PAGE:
Prevention. Others mention shade and soil issues. Right now our Pilgrim Terrace community gardener Shannon has over 2′ tall garlic with not a speck of rust on them! She makes super prodigious steer manure/alfalfa compost and uses it generously every year. Religion. You can just see there is a lot of soil organism action happening. Her soil is ALIVE! She plants a lot of garlic because her Sweetie loves it. She also gets great okra, another heavy feeder. I would start with your soil. Make it super rich. Don’t be squeamish about manures. Use the righteous potent stuff. Alfalfa is more nutritious than straw, poor man’s alfalfa. Alfalfa is high in nitrogen where straw is really best for aeration as a mulch. Shannon mulches generously with straw, so her plants are being fed from above and below.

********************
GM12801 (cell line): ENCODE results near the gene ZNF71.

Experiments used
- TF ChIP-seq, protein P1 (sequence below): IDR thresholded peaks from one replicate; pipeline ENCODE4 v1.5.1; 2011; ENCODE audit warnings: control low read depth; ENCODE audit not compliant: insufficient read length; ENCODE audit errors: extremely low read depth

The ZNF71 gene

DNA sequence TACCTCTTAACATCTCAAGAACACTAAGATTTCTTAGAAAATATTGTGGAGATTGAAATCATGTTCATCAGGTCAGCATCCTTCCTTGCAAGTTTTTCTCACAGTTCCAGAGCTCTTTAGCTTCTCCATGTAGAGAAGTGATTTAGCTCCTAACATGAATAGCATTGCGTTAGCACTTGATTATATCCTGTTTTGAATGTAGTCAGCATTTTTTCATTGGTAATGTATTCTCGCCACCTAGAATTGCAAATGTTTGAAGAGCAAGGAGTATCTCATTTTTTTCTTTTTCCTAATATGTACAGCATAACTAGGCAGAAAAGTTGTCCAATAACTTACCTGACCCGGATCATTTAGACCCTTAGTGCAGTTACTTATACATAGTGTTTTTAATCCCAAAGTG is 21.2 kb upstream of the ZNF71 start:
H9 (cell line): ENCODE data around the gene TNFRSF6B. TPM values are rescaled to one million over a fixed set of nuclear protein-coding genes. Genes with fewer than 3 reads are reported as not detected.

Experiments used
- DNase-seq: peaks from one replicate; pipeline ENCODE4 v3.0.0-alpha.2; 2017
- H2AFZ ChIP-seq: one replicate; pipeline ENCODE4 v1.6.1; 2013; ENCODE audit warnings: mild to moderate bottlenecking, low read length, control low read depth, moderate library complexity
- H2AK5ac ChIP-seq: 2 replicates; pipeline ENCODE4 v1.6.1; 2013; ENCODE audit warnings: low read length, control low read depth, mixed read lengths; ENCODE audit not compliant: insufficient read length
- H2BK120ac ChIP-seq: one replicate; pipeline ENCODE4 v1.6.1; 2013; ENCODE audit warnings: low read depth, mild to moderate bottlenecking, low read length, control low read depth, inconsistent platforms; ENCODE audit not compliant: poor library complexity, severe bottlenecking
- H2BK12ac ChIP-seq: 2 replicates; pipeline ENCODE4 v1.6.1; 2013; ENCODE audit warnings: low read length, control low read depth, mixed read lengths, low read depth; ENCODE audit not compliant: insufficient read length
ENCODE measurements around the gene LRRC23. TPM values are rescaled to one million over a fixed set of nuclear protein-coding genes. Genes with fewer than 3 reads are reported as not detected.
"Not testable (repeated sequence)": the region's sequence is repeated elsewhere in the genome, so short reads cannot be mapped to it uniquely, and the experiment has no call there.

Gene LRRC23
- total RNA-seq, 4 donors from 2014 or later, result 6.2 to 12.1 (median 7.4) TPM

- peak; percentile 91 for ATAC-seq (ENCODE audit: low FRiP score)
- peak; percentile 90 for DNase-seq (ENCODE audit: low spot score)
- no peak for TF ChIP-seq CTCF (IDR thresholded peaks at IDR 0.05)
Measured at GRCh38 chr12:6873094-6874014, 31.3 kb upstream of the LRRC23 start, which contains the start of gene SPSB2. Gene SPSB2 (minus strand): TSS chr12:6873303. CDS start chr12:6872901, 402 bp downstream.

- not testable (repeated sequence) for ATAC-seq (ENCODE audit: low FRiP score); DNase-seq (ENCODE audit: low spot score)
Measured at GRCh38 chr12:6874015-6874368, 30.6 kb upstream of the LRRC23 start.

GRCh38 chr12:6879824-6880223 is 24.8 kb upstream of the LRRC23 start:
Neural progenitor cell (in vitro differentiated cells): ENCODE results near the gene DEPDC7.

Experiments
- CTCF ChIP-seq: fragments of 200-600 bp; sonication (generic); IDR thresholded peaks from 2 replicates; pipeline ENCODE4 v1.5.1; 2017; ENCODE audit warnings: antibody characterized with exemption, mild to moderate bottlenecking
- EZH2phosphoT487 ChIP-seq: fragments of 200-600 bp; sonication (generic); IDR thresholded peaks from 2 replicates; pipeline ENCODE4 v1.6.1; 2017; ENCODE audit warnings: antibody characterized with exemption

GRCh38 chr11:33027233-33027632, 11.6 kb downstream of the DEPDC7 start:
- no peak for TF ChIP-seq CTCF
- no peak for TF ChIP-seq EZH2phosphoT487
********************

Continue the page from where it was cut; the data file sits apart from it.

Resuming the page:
Since soil infestation is a problem, just start with new soil each year! Remove entire old beds immediately after harvest if you decide to let your infected plants grow through for the small bulbs. Take that soil somewhere away from where you are planting; spread it out thinly so it will dry out, causing the fungus to die. You could use it as a ‘mulch’ in landscape areas where the fungus won’t hurt those other types of plants, still far, far away from garlic or onion planting areas. Before your new planting time, build new beds with super charged compost. Or if you start 2 or 3 months sooner, you could build compost in place. Thin layers of manures, kitchen green wastes, alfalfa. Throw in some worms and whatever else makes your heart sing!